Analogue performing at the Nyege Nyege Festival in Uganda in 2019
Sophie Garcia

"This is the most sure offer I have of doing anything in life right now because I cannot get a job," said Suzi Analogue (she/they), KLN '09. From this mindset of perseverance, creativity and survival, her music career was launched.

After graduating from Klein College of Media and Communications' communications program in 2009, Analogue and the rest of her graduating classmates were left with the seemingly impossible task of finding work as the country was coming out of the Great Recession.

Though she did not study music at Temple University, Analogue connected with other artists in the Philadelphia community through her work at Temple's radio station, WHIP. There, they were able to promote and share some of their work and explore genres such as hip-hop, soul and electronic dance music.

"It was natural that I wanted to perform but it was through engaging with different artists and interfacing with the music community of Philadelphia that I was able to start to carve out an interesting space for myself," Analogue said.

While in school, Analogue had paid internships in New York City and was a research assistant for a book written by Klein professor Fabienne Darling-Wolf, but struggled finding more internships, let alone a job, after graduation because of the recession of the late 2000s. While applying for jobs every week, Analogue ended up finding security in her music, which she did not originally plan on pursuing full-time.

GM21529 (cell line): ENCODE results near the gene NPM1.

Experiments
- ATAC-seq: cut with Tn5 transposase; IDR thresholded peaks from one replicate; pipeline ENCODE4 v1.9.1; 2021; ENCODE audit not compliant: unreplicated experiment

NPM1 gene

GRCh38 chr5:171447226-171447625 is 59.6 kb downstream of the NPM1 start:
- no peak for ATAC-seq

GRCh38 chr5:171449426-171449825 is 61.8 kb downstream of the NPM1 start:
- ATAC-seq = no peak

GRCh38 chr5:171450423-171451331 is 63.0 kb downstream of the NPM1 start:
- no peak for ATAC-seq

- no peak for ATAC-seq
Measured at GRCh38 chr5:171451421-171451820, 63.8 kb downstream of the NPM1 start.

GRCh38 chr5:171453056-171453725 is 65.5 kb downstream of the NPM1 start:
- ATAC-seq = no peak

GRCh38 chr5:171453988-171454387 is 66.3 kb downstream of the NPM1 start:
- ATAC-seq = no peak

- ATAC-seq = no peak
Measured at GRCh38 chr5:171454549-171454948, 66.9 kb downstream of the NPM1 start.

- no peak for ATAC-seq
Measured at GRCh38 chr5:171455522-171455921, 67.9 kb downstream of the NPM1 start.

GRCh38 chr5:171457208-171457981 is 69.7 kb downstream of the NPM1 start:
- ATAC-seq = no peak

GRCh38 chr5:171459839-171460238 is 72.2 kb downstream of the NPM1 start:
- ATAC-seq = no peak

While travelling with fellow artists, one of Analogue's friends asked if they wanted to go on tour and open for Bonobo, one of the top electronic touring artists of the time. Analogue performed her collaborative project Analogue Monsta with electronic artist TOKiMONSTA in over 15 North American cities to sold-out shows and continued pursuing music when the tour was over.

Now, Analogue operates the record label Never Normal Records and strives to give opportunities to artists to produce the music they have always dreamed of sharing with the world. They also helped found the Philadelphia collective Klipmode.

Though she and her peers don't much look to older generations for mentorship and guidance, Analogue still has a great support system. While at Temple, she studied abroad at Temple University Japan with Darling-Wolf, who taught the Japanese media program every summer.

"She easily made connections with people despite the language and cultural barriers, and it was clear from the start that she was the kind of person who had the ability to create her own path if one was not readily available," Darling-Wolf wrote.

Another one of Analogue's earliest (and current) supporters is producer and composer King Britt. Britt and Analogue met over MySpace when Britt reached out to send Analogue respect and admiration. "Suzi is a force of nature," Britt wrote.

Analogue noted that to this day the class of 2009 faces career struggles because they had to innovate their careers to match the formative times they were in by taking the best options they had. "When things don't come easy, people are forced to come up with their own solutions, as when Suzi created her own label. In doing so, she not only created a space for herself but for other artists like her," Darling-Wolf wrote .

"I just get so happy when I see Suzi all over the place because they are pushing for us all," Britt wrote.